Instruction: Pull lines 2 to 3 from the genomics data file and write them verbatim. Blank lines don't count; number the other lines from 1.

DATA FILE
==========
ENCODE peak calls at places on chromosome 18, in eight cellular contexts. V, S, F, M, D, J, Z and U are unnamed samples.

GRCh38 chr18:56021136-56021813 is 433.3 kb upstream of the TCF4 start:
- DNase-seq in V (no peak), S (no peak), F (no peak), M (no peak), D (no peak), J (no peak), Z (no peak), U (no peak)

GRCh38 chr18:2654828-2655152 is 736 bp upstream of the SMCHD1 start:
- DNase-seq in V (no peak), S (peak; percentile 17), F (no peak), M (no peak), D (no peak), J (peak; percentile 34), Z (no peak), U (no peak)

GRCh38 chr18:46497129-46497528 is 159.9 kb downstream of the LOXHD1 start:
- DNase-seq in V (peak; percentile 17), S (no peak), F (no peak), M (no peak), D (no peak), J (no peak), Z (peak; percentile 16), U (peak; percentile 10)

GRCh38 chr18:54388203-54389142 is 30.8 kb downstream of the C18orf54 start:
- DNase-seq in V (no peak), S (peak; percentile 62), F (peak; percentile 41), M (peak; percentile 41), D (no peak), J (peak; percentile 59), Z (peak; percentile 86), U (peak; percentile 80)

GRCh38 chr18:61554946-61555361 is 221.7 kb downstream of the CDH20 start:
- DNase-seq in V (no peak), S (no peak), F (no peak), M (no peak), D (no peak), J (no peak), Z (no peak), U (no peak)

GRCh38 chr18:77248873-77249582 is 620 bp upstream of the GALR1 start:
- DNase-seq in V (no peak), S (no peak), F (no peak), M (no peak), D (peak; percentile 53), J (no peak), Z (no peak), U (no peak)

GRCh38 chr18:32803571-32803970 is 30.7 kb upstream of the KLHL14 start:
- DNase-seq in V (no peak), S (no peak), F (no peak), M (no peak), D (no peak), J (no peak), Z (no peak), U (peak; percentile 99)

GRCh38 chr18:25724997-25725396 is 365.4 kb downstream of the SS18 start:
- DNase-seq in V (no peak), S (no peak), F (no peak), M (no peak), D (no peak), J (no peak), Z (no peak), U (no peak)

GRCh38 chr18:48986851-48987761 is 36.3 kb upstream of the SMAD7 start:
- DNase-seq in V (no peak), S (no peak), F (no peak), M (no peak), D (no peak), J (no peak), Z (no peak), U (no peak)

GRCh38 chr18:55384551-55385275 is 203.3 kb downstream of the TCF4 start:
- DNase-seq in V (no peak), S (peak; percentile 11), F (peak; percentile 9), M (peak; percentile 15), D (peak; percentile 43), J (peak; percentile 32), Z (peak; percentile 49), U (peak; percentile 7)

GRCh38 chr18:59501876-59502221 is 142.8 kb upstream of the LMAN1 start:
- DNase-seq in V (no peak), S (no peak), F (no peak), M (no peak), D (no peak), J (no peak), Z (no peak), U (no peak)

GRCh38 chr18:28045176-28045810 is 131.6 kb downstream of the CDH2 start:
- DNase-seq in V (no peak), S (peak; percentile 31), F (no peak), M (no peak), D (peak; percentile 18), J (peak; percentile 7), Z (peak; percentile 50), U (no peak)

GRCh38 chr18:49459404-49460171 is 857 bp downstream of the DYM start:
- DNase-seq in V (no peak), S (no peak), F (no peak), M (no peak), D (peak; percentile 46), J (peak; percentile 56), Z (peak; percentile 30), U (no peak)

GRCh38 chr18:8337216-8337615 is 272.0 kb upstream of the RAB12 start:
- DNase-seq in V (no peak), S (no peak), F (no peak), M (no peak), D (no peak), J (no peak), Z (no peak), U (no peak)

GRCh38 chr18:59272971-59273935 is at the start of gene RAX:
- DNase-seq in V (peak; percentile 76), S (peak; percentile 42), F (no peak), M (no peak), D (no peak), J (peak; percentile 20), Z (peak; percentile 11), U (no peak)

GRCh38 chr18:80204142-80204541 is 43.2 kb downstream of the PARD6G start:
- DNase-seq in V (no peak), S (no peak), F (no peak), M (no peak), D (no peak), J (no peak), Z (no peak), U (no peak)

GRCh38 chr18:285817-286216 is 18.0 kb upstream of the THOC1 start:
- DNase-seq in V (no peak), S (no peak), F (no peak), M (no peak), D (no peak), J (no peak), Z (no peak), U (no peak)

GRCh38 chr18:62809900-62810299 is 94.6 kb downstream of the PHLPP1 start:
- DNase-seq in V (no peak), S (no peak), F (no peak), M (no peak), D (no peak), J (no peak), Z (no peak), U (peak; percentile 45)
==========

GRCh38 chr18:56021136-56021813 is 433.3 kb upstream of the TCF4 start:
- DNase-seq in V (no peak), S (no peak), F (no peak), M (no peak), D (no peak), J (no peak), Z (no peak), U (no peak)